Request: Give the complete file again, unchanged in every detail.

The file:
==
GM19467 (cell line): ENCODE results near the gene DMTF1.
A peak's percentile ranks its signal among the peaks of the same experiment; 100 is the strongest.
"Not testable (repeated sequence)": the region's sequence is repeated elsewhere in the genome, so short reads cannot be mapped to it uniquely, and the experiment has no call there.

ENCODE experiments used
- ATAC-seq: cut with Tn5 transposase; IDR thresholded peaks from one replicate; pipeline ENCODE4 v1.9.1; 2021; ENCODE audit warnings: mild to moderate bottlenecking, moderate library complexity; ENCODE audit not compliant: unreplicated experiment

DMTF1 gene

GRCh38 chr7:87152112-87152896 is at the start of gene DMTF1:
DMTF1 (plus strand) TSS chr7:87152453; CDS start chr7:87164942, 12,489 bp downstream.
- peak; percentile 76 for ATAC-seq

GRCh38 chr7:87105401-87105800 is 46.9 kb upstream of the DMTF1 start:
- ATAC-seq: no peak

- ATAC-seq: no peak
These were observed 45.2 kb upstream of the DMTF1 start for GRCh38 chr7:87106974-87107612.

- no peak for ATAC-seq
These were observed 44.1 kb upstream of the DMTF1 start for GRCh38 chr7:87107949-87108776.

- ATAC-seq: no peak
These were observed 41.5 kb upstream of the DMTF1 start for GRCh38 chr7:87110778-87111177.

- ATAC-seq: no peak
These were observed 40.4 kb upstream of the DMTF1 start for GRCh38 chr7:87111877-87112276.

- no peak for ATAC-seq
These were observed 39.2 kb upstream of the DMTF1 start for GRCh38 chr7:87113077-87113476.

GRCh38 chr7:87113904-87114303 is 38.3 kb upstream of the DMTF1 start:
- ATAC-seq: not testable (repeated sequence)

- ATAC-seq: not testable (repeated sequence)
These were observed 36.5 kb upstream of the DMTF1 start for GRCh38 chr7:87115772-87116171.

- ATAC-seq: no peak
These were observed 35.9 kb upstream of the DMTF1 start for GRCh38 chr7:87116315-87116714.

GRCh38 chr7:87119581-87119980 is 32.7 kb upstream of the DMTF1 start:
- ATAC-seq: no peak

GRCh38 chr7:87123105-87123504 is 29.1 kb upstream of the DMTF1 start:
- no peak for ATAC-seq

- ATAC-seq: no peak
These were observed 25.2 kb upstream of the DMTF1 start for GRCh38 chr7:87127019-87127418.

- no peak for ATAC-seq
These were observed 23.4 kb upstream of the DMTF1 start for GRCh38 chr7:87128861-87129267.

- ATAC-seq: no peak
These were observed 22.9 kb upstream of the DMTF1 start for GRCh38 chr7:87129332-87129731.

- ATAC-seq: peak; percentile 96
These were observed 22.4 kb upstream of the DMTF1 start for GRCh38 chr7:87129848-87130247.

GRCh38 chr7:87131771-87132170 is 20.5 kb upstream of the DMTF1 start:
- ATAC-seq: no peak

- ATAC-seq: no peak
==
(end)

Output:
GM19467 (cell line): ENCODE results near the gene DMTF1.
A peak's percentile ranks its signal among the peaks of the same experiment; 100 is the strongest.
"Not testable (repeated sequence)": the region's sequence is repeated elsewhere in the genome, so short reads cannot be mapped to it uniquely, and the experiment has no call there.

ENCODE experiments used
- ATAC-seq: cut with Tn5 transposase; IDR thresholded peaks from one replicate; pipeline ENCODE4 v1.9.1; 2021; ENCODE audit warnings: mild to moderate bottlenecking, moderate library complexity; ENCODE audit not compliant: unreplicated experiment

DMTF1 gene

GRCh38 chr7:87152112-87152896 is at the start of gene DMTF1:
DMTF1 (plus strand) TSS chr7:87152453; CDS start chr7:87164942, 12,489 bp downstream.
- peak; percentile 76 for ATAC-seq

GRCh38 chr7:87105401-87105800 is 46.9 kb upstream of the DMTF1 start:
- ATAC-seq: no peak

- ATAC-seq: no peak
These were observed 45.2 kb upstream of the DMTF1 start for GRCh38 chr7:87106974-87107612.

- no peak for ATAC-seq
These were observed 44.1 kb upstream of the DMTF1 start for GRCh38 chr7:87107949-87108776.

- ATAC-seq: no peak
These were observed 41.5 kb upstream of the DMTF1 start for GRCh38 chr7:87110778-87111177.

- ATAC-seq: no peak
These were observed 40.4 kb upstream of the DMTF1 start for GRCh38 chr7:87111877-87112276.

- no peak for ATAC-seq
These were observed 39.2 kb upstream of the DMTF1 start for GRCh38 chr7:87113077-87113476.

GRCh38 chr7:87113904-87114303 is 38.3 kb upstream of the DMTF1 start:
- ATAC-seq: not testable (repeated sequence)

- ATAC-seq: not testable (repeated sequence)
These were observed 36.5 kb upstream of the DMTF1 start for GRCh38 chr7:87115772-87116171.

- ATAC-seq: no peak
These were observed 35.9 kb upstream of the DMTF1 start for GRCh38 chr7:87116315-87116714.

GRCh38 chr7:87119581-87119980 is 32.7 kb upstream of the DMTF1 start:
- ATAC-seq: no peak

GRCh38 chr7:87123105-87123504 is 29.1 kb upstream of the DMTF1 start:
- no peak for ATAC-seq

- ATAC-seq: no peak
These were observed 25.2 kb upstream of the DMTF1 start for GRCh38 chr7:87127019-87127418.

- no peak for ATAC-seq
These were observed 23.4 kb upstream of the DMTF1 start for GRCh38 chr7:87128861-87129267.

- ATAC-seq: no peak
These were observed 22.9 kb upstream of the DMTF1 start for GRCh38 chr7:87129332-87129731.

- ATAC-seq: peak; percentile 96
These were observed 22.4 kb upstream of the DMTF1 start for GRCh38 chr7:87129848-87130247.

GRCh38 chr7:87131771-87132170 is 20.5 kb upstream of the DMTF1 start:
- ATAC-seq: no peak

- ATAC-seq: no peak